Christ is further described as “the image of God.” To be an image is to be a true representation. We say today that a child is the “spitting image” of his father or mother. Wisdom is similarly described as “a reflection of eternal light, a spotless mirror of the working of God and an image of his goodness” (Wisdom of Solomon 7:26). Paul stated that Christ is, not was, God’s image, for He alone brings to visible expression the nature of an invisible God (Col 1:15). To see Christ is to see God and to not see Christ is to not see God.

The fault lies, third, with the source of the blindness. Unbelievers cannot see the gospel’s light because their minds have been blinded by the god of this age (v. 4). This is the only place where Paul referred to the adversary of God’s people as a god. He was usually called Satan or the devil–although in Ephesians 2:2 he was named “the ruler of the kingdom of the air.” It could well be that these are traditional formulations Paul used because of their familiarity to his readers. But there is no denying the power of this being. He can destroy the flesh (1 Cor 5:5), masquerade as an angel of light (2 Cor 11:14) and empower his servant, the antichrist, to work all manner of miracles, signs and wonders (2 Thessalonians 2:9). Paul’s thorn in the flesh is attributed to him (2 Corinthians 12:7), as is tempting (1 Corinthians 7:5), scheming against (2 Corinthians 2:11; Ephesians 6:11) and trapping (2 Timothy 2:26) the believer. On more than one occasion Paul experienced firsthand his active opposition to the gospel (1 Thessalonians 2:18).

The Christian, especially preachers, in our media-oriented society is pressured to use the pulpit as a stage for displaying eloquence, dramatic skill and fine oratory. Congregations add to this pressure with their desire to be amused and entertained. As a result, preaching is often seen by outsiders as just another stage performance. And what is hailed as a successful ministry is sometimes little more than good acting. But to his credit Paul said of himself and his coworkers in Christ, that “we do not preach ourselves, but Jesus Christ as Lord, and ourselves as your servants for Jesus’ sake” (v. 5).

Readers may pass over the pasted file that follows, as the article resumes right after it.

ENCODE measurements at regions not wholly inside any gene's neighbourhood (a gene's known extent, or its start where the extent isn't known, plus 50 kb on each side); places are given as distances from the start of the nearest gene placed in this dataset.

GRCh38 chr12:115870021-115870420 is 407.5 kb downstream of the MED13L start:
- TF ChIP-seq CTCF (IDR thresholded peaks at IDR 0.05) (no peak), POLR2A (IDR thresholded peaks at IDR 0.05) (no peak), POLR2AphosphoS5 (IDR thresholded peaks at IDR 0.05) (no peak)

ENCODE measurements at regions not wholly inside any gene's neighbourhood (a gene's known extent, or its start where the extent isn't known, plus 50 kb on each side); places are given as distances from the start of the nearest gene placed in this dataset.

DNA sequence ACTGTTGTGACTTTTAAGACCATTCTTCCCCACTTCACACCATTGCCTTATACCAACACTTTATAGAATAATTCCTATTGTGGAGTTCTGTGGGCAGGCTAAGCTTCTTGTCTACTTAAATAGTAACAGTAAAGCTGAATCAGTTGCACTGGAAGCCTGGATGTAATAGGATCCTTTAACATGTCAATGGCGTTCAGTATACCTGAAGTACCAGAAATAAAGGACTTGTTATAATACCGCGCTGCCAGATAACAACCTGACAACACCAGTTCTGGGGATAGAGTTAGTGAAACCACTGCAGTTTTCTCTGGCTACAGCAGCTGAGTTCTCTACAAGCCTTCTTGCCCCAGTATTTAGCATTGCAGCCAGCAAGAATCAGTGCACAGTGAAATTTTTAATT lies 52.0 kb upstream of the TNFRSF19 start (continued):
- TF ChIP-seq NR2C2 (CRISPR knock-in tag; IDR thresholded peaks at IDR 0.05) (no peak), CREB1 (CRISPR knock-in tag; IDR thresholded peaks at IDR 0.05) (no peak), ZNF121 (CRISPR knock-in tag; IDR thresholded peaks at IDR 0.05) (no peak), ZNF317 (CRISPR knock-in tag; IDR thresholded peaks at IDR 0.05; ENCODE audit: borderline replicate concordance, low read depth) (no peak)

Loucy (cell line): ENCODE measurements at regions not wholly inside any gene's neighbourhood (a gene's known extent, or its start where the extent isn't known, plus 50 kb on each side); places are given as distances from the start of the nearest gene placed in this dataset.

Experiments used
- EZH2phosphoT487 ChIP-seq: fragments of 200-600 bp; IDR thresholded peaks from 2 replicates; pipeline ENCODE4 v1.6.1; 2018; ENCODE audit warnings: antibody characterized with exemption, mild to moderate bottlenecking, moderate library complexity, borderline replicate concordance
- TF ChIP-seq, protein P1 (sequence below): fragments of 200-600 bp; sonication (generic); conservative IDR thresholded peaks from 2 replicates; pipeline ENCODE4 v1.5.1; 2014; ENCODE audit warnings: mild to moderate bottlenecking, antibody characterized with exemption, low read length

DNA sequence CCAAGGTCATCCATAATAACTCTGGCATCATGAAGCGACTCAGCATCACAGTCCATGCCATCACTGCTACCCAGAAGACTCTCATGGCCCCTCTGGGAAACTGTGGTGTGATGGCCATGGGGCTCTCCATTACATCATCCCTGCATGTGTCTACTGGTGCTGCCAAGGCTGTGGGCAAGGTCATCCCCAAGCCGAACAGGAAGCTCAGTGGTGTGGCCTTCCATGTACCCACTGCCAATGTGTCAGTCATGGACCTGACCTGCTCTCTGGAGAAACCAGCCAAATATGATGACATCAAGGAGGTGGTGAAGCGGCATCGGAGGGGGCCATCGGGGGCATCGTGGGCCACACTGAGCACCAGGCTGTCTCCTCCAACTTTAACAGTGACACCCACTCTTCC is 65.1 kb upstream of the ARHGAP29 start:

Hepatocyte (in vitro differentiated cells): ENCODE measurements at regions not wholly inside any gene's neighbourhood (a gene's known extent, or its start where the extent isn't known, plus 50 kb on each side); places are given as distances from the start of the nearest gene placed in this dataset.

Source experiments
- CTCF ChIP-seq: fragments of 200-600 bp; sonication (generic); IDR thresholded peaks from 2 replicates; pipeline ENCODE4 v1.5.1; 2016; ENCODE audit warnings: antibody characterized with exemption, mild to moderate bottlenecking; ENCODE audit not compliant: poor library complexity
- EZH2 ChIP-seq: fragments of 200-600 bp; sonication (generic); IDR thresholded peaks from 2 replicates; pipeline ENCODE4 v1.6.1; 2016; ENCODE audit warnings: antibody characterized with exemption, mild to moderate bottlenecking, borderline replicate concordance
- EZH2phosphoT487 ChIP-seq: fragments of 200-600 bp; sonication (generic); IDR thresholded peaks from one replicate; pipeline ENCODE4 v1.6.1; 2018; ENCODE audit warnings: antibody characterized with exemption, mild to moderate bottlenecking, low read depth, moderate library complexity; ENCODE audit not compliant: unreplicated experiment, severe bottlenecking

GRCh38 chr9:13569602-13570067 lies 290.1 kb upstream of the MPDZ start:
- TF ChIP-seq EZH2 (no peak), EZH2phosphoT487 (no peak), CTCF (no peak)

The emphasis in terms of word order is on not ourselves (ou heautous khryssomen, “not ourselves do we preach”; v. 5). It is hard to determine whether Paul was on the offensive or defensive here. He certainly accused the Corinthian intruders later in the letter of putting on airs (10:12-18). But he also appears to have been faulted for ministerial arrogance (3:12–4:3)–although his claim to preach Christ and not himself was not an idle one. In 1 Corinthians 2:1-4 he reminded the Corinthians that on his founding visit he did not come to them with eloquence, superior wisdom or wise and persuasive words. This was so that they might know nothing while he was with them except Jesus Christ and him crucified. Now he is concerned that they know not only the crucified Christ but also Jesus as Lord, that is, Jesus as master of their congregational life.